3. There is affiance, which is an act which doth immediately respect the person of Jesus Christ. For we are not saved by giving credence to any axiom or maxim of religion, but by casting the soul upon Christ. Faith is thus described by resting upon God, 2 Chron. 14:11; by staying upon God, Isa. 26:3; by trusting in Christ, Mat. 12:21, Ps. 2:12. There must be some carrying out of the soul to the person of Christ himself. The devils may have knowledge—’I know thee who thou art, the holy one of God,’ Luke 4:34. And the devil may have some assent too; there are no atheists in hell. Nay, they assent with some kind of affection—’They believe and tremble,’ James. 2:19. Therefore there must be an act of faith that carrieth out the soul to Christ himself. Believing in Christ noteth a recumbency—’Believe in the Lord Jesus Christ, and thou shalt be saved,’ Acts 16:31; it is Paul’s counsel to the gaoler. It is an allusion to a man that is ready to fall, that stays himself by some prop and support; so it is staying our souls upon Christ when we are ready to sink under the burden of divine displeasure, or are overwhelmed with terrors of conscience. Now let us a little consider this act in its progress and growth.
[1.] This act of affiance must arise from a brokenness of spirit. The soul must be broken and dejected with a sense of God’s wrath, or else it can never come and lean upon Christ. It is the work of God to comfort those that are cast down. There is no dependence upon God for comfort till we are cast down and dejected with the sense of his wrath. This casting our souls upon Christ doth suppose a being possessed with the fear of death; then we take hold of the horns of the altar with Adonijah. Till there be a due sense and conviction of conscience, it is not faith, but carnal security. It is a great mistake to think God requires faith immediately of any. He requires faith of none immediately but those that are broken and contrite, that are dejected with a sense of their own wretched condition out of Christ. Therefore when Christ invites persons to grace, still he directs his speech to them that are thirsty, hungry, weary, because they are in the next capacity of believing: Mat. 11:28, ‘Come unto me, all ye that are weary and heavy laden, and ye shall find rest for your souls.’ Those are invited to Christ that groan under the heavy load upon their consciences: Isa. 55:1, ‘Ho, every one that thirsteth, come to the waters,’ &c. Christ speaks to those that are dejected with the sense of their natural condition. It is in vain to boast of peace of conscience when we were never troubled. Believing is a swimming to the rock. Now he that stands upon the firm land cannot swim; that is not a work for him, but for those that are in the midst of the waves, ready to perish in the tempestuous waters. Men of an untroubled and unmoved conscience, their next duty is not to believe in Christ; but those that are ready to despair, they are called to swim to the rock, and run to Christ, the rock of ages, that they may not be swallowed up of divine displeasure.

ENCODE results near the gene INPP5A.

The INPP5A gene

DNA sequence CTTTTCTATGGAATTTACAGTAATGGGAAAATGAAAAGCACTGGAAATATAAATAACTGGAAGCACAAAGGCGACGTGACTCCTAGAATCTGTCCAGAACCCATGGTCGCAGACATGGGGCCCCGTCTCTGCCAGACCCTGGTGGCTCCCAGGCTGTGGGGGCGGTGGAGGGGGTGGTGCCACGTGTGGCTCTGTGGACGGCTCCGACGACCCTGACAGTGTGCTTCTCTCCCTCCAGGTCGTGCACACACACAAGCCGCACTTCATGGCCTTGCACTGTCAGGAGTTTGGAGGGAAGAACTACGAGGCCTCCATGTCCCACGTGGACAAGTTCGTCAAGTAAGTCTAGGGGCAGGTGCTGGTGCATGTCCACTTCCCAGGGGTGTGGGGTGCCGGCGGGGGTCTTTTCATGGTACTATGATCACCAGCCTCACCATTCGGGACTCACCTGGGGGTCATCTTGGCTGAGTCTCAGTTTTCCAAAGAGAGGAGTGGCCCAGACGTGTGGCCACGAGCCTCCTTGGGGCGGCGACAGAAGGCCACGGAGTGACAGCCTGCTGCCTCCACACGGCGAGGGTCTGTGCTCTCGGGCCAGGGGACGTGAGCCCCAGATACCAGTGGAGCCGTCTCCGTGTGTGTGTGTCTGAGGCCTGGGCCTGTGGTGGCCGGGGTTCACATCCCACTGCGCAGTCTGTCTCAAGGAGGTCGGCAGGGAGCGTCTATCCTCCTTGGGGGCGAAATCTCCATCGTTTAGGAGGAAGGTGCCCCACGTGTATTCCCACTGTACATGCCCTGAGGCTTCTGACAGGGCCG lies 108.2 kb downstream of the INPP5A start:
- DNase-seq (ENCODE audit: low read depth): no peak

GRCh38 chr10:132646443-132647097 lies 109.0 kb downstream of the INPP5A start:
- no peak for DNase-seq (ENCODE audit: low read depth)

[2.] This act is put forth with much difficulty and struggling. It is a hard matter to bring Christ and the soul together. There is a great deal of struggle ere we can cast our souls upon Christ. We must reason with our own fears, plead and dispute with ourselves and with God, and cry long and loud many times at the throne of grace. As when the prodigal began to be in want, then he deliberates with himself—In my father’s house there is bread enough and to spare. The case of a soul in coming to Christ is much like the case of Peter in coming to Christ upon the waves: Mat. 14:28–30, Peter, when he saw Christ, he acknowledged him for his lord and saviour ‘Peter said unto him, Lord, if it be thou, bid me to come on the water. And he said, Come. And when Peter was come down out of the ship, he walked upon the water to go to Jesus; but when he saw the wind boisterous, he was afraid, and beginning to sink, he cried, saying, Lord, save me.’ Peter left his ship, and resolved to venture on Christ’s call; but he found difficulty. So it is in our coming to Christ, when by an undoubted assent to the truth of the word we are convinced in conscience that Christ is the alone saviour, that he is a rock for shelter in the midst of waves; by the impulses of grace the soul begins to make out to Christ. Christ saith, Come, come, and the soul is even overwhelmed with the tempests of wrath and waves of divine displeasure; therefore we had need encourage our hearts in God, and cry, Lord, arise and save us. After we have left the ship of our carnal confidence, after the soul is in its progress to Christ, there is a great deal of difficulty to bring God and the soul together. God doth not meet every soul as the father of the prodigal, half, way; but there is a long suspension of comfort that may cast us upon difficulties, that we may struggle with our own unbelieving thoughts.